"I was stunned by the claim that voters chose George Bush because they cared about moral values. Either they had been bamboozled or the left had dramatically failed,"
Neiman analyses how the Right has seemingly managed to lay claim to traditional moral values. "Western secular culture has no clear place for moral language, and its use makes many profoundly uncomfortable." In the process "...concepts have been abandoned to the right: good and evil, hero and dignity and nobility."
While the post-60s Left abandoned high ideals and became preoccupied with identity politics they lost ground to an increasingly impassioned and intellectual Right that has gained the moral high ground: "Through organizations like the Olin Foundation, Midwestern businessmen who made their fortunes producing chemicals and telephones were sponsoring seminars in the mountains of Hungary on the nature of evil, or flying scholars to Chicago to discuss law and virtue... As the right was completing its study of the classics, the left was facing conceptual collapse."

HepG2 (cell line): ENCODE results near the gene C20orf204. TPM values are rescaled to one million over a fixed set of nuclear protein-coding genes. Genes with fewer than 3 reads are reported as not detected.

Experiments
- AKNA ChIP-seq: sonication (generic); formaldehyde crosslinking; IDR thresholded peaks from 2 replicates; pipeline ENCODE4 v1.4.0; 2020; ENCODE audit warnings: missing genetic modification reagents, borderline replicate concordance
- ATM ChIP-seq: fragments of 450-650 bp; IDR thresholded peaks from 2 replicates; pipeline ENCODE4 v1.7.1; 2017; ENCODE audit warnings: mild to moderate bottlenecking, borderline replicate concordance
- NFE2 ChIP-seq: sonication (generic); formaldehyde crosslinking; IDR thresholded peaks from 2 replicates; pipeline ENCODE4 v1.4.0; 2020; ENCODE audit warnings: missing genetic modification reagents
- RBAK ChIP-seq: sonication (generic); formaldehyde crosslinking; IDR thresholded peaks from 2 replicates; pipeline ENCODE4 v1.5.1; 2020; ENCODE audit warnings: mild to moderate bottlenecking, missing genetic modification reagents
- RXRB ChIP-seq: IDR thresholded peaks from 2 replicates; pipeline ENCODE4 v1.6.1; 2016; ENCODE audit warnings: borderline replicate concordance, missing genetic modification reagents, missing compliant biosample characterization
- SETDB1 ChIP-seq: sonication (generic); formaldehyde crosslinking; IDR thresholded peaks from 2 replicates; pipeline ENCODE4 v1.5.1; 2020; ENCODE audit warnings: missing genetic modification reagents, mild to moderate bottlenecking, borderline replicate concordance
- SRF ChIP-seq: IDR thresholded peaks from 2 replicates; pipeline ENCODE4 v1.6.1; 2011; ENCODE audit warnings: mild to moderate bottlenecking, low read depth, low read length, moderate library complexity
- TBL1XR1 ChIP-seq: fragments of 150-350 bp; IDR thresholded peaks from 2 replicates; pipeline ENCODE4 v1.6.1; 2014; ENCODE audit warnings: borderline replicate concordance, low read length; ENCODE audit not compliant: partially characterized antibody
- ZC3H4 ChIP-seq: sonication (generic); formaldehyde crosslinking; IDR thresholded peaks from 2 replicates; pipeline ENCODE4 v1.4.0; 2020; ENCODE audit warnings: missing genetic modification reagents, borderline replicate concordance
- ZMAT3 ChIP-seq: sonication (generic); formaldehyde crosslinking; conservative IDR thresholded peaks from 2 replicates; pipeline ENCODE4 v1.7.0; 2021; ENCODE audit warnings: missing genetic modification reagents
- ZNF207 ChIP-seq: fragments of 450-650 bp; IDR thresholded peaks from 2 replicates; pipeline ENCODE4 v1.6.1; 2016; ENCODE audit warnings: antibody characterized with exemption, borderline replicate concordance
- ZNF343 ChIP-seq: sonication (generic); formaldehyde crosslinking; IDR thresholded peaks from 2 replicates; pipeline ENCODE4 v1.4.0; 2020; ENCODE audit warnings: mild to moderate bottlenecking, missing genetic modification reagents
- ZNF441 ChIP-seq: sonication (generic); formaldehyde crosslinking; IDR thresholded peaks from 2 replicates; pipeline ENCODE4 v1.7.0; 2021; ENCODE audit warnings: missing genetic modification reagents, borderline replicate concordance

Neiman offers a way forward - or at least a part - by calling upon Liberals to reread the classic texts. She gives retellings of the The Book of Job and The Odyssey (which are worth buying the book for in themselves - certainly for someone like me who never read them in the first place!) and shows how these classic moral tales demonstrate that alongside the Left's virtues of tolerance, ecumenism, universalism, justice as equality, and the rights of individuals we should include resoluteness, stoicism, loyalty, dignity, nobility and heroism, and not just yield these to the Right (and to the increasingly worrying NeoCons).
An excellent and very readable book (if a bit long) that wins top marks from me for its original approach to a traditionally dry subject. She's someone to watch. Here she paraphrases Kant: "Not pleasure but justice can move human beings to deeds that overcome the strongest of animal desires, the love of life itself. And contemplating this is as dizzying as contemplating the heavens above us: with this kind of power, we are as infinite as they are."